Saturday, August 30, 2008

On conventions, blogging and the West

Now that I've had a day of reflection and power napping, I'm prepared to tackle the convention in retrospect.

It was a spectacle. Heavy-hitting Dems as speakers! Celebrities in the delegations! More media than delegates! More cops than media and delegates combined! Music! Fireworks! Protesters!

It was impossible as a lone blogger to capture it all. I tackled it in slices. Some people stood out for their antics and/or attire. There was the tall blond delegate from Mississippi in her Ole Miss antiwar dress. The TV cameras liked her a lot. There were celebs -- Ashley Judd just behind the Wyoming delegation in the Pepsi Center, and Jamie Foxx walking the aisles. Almost all the Democrats who've been in the public eye during the post-World War II era: Jimmy Carter, Daniel Inouye, Michael Dukakis, John Kerry, Hillary and Bill Clinton, Fritz Mondale, Jesse Jackson, Al Sharpton. And those are only the ones I saw personally.

But after the first day of the convention, I was less interested in pol-and-celeb-spotting than I was in talking to the people around me. And eavesdropping. And keeping my eyes open. All techniques honed by years of fiction writing. Most of my stories come from personal encounters. The way someone speaks. A passing comment. The look in the eye. A small gesture can turn into a short story which can speak a universal truth -- if you're lucky.

While I was blogging in the hotel lobby Thursday, two volunteer Democrats who been shepherding us all week were chatting. One good thing about publicly typing on a laptop -- people don't think you're listening. But the woman volunteer, who was in her early forties, was talking about moving from Minnesota and how hard it's been on her daughter, who's in high school. She's going to the very huge Cherry Creek H.S., which used to be the largest one in the state but now probably is dwarfed by new and bigger exurb schools. The daughter is "very social" but finding it hard to make friends. The woman volunteer also complained that there was no water in Colorado. "So many lakes in Minnesota," she said, adding that her entire family loves swimming and boating and water-skiing.

The man from Minnesota moved to Colorado Springs to be near his kids, three out of four of them had moved to The Centennial State. He wore a gray pony tail and wire rim glasses, which made him look a bit like John Denver. He seemed perfectly happy in the Springs, even though Dems are outnumbered by insufferable hordes of born-agains.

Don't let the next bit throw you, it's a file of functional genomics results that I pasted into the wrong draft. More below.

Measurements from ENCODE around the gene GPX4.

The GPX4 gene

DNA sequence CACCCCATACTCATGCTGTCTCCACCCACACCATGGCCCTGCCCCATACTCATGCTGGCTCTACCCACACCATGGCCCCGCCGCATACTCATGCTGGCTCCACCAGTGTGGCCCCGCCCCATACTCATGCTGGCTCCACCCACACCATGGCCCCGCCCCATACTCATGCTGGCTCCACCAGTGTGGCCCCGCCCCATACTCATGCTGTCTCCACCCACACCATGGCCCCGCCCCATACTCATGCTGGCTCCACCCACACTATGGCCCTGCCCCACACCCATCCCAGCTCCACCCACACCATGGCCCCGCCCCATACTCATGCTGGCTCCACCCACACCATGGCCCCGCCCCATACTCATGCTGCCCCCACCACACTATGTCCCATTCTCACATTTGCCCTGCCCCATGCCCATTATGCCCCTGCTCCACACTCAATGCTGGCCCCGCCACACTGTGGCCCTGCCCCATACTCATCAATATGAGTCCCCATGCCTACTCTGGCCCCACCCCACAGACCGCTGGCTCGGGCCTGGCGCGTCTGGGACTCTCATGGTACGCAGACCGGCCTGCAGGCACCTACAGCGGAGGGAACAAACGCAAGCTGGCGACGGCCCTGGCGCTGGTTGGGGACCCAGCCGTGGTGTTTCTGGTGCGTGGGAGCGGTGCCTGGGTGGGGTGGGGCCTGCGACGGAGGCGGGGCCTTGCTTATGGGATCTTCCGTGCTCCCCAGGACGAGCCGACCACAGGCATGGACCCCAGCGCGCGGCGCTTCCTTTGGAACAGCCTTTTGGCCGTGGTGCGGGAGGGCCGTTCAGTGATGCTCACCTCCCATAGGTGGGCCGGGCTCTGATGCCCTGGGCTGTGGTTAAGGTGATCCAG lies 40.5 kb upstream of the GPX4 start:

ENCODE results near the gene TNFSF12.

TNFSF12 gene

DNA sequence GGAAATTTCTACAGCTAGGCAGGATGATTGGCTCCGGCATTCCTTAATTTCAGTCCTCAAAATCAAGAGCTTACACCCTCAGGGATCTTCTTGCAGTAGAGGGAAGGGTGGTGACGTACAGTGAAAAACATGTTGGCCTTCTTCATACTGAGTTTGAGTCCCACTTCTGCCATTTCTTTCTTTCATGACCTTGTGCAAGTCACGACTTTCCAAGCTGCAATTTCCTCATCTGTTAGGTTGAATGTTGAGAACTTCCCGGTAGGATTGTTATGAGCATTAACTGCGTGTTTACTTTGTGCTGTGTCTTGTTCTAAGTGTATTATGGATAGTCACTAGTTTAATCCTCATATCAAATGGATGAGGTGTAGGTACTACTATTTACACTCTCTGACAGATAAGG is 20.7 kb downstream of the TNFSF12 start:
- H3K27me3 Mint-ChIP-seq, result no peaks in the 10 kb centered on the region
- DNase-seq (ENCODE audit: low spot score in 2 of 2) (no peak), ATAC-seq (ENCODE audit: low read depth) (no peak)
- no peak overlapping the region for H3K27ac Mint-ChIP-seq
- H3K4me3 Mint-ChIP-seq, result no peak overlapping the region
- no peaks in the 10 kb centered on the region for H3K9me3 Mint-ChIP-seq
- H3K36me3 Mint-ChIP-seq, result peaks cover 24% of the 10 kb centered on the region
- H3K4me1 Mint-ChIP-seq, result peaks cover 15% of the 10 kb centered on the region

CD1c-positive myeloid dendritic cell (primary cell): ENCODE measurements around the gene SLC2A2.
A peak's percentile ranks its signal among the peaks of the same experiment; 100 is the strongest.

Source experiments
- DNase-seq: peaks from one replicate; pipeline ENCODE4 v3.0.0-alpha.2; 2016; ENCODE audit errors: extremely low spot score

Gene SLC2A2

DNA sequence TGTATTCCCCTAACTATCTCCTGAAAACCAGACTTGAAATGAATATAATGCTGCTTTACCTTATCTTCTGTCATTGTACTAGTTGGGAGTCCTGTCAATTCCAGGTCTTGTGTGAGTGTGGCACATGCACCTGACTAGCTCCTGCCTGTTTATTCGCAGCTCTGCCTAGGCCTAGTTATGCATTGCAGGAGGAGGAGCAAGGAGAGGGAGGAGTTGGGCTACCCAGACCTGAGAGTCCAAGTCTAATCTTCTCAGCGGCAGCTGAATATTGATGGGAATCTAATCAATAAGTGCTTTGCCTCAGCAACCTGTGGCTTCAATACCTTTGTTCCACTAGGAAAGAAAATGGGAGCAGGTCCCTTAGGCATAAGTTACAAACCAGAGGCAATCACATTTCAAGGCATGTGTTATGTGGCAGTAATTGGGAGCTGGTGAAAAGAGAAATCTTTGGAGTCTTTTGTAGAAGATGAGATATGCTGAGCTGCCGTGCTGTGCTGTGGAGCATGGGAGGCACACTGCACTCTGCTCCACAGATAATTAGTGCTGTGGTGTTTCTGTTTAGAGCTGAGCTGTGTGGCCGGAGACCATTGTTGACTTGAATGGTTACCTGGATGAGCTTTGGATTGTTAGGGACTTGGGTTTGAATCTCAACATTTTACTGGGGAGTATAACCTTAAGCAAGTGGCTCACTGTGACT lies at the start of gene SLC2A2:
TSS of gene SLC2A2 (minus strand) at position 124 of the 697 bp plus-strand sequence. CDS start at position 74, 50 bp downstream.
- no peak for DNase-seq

I contemplated the words of the unhappy Minnesota expatriate. It's very tough to move out of your homeplace. It's really tough on teenagers. Her husband pushed for the move and she went along but now is having second thoughts. What's going to happen to them? Back in the booming 1990s, I heard statistics that 50 percent of those who moved from California to Colorado moved back within five years. They returned to family because they missed them. Didn't like the winters. Discovered that there hadn't been an ocean in Colorado for 30 million years.

I felt the same way when I moved from Florida to Colorado 30 years ago. I missed the beach! Also, warm weather. And my parents and my eight brothers and sisters and all of their kids yet to come. I was born in Denver, so I did have relatives there and still do. But it wasn't the same. My wife, too, was homesick, but possesses the vagabond spirit of the Army brat that she is. But we loved the mountains and made friends with other expatriates from Georgia and Massachusetts and even Minnesota. Now here we are 30 years later as Americans who've spent more than half of their lives in the Rocky Mountain West. Our son was born in Denver and our daughter in Cheyenne. She's the only native-born Wyomingite in the family.

There are many stories embedded in our experiences. Five years ago -- heck, one year ago -- I never could have contemplated attending a national political convention as a blogger. It's one of the many pleasant surprises I've had in my life. More to come, I hope.

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